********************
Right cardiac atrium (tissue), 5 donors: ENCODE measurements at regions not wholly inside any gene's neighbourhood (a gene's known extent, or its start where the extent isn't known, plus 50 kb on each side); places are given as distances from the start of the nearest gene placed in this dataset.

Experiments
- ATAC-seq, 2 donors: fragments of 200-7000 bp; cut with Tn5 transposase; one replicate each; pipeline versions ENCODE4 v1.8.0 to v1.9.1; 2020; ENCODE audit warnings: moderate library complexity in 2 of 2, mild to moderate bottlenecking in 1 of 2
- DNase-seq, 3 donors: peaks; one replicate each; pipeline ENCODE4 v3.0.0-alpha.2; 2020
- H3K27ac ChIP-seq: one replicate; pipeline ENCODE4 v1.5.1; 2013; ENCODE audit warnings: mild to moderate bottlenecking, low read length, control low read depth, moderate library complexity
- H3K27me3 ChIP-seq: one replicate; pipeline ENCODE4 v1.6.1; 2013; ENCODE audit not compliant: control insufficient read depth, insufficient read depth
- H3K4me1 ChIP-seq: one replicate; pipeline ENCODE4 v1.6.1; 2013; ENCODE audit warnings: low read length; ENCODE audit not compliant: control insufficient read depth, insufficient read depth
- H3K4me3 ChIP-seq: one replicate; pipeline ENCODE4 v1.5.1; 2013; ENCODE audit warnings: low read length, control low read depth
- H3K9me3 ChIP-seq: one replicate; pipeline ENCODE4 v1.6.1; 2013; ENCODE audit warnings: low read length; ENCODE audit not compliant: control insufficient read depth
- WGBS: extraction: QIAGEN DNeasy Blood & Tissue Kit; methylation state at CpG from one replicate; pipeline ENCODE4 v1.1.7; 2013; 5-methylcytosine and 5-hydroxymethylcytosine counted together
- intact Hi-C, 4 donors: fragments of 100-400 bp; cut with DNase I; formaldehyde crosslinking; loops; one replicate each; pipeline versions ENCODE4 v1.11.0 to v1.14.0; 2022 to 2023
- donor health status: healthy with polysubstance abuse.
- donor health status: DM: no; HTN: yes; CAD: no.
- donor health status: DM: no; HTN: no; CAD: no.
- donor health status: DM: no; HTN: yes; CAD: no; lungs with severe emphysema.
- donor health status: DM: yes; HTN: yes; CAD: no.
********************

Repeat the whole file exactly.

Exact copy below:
Right cardiac atrium (tissue), 5 donors: ENCODE measurements at regions not wholly inside any gene's neighbourhood (a gene's known extent, or its start where the extent isn't known, plus 50 kb on each side); places are given as distances from the start of the nearest gene placed in this dataset.

Experiments
- ATAC-seq, 2 donors: fragments of 200-7000 bp; cut with Tn5 transposase; one replicate each; pipeline versions ENCODE4 v1.8.0 to v1.9.1; 2020; ENCODE audit warnings: moderate library complexity in 2 of 2, mild to moderate bottlenecking in 1 of 2
- DNase-seq, 3 donors: peaks; one replicate each; pipeline ENCODE4 v3.0.0-alpha.2; 2020
- H3K27ac ChIP-seq: one replicate; pipeline ENCODE4 v1.5.1; 2013; ENCODE audit warnings: mild to moderate bottlenecking, low read length, control low read depth, moderate library complexity
- H3K27me3 ChIP-seq: one replicate; pipeline ENCODE4 v1.6.1; 2013; ENCODE audit not compliant: control insufficient read depth, insufficient read depth
- H3K4me1 ChIP-seq: one replicate; pipeline ENCODE4 v1.6.1; 2013; ENCODE audit warnings: low read length; ENCODE audit not compliant: control insufficient read depth, insufficient read depth
- H3K4me3 ChIP-seq: one replicate; pipeline ENCODE4 v1.5.1; 2013; ENCODE audit warnings: low read length, control low read depth
- H3K9me3 ChIP-seq: one replicate; pipeline ENCODE4 v1.6.1; 2013; ENCODE audit warnings: low read length; ENCODE audit not compliant: control insufficient read depth
- WGBS: extraction: QIAGEN DNeasy Blood & Tissue Kit; methylation state at CpG from one replicate; pipeline ENCODE4 v1.1.7; 2013; 5-methylcytosine and 5-hydroxymethylcytosine counted together
- intact Hi-C, 4 donors: fragments of 100-400 bp; cut with DNase I; formaldehyde crosslinking; loops; one replicate each; pipeline versions ENCODE4 v1.11.0 to v1.14.0; 2022 to 2023
- donor health status: healthy with polysubstance abuse.
- donor health status: DM: no; HTN: yes; CAD: no.
- donor health status: DM: no; HTN: no; CAD: no.
- donor health status: DM: no; HTN: yes; CAD: no; lungs with severe emphysema.
- donor health status: DM: yes; HTN: yes; CAD: no.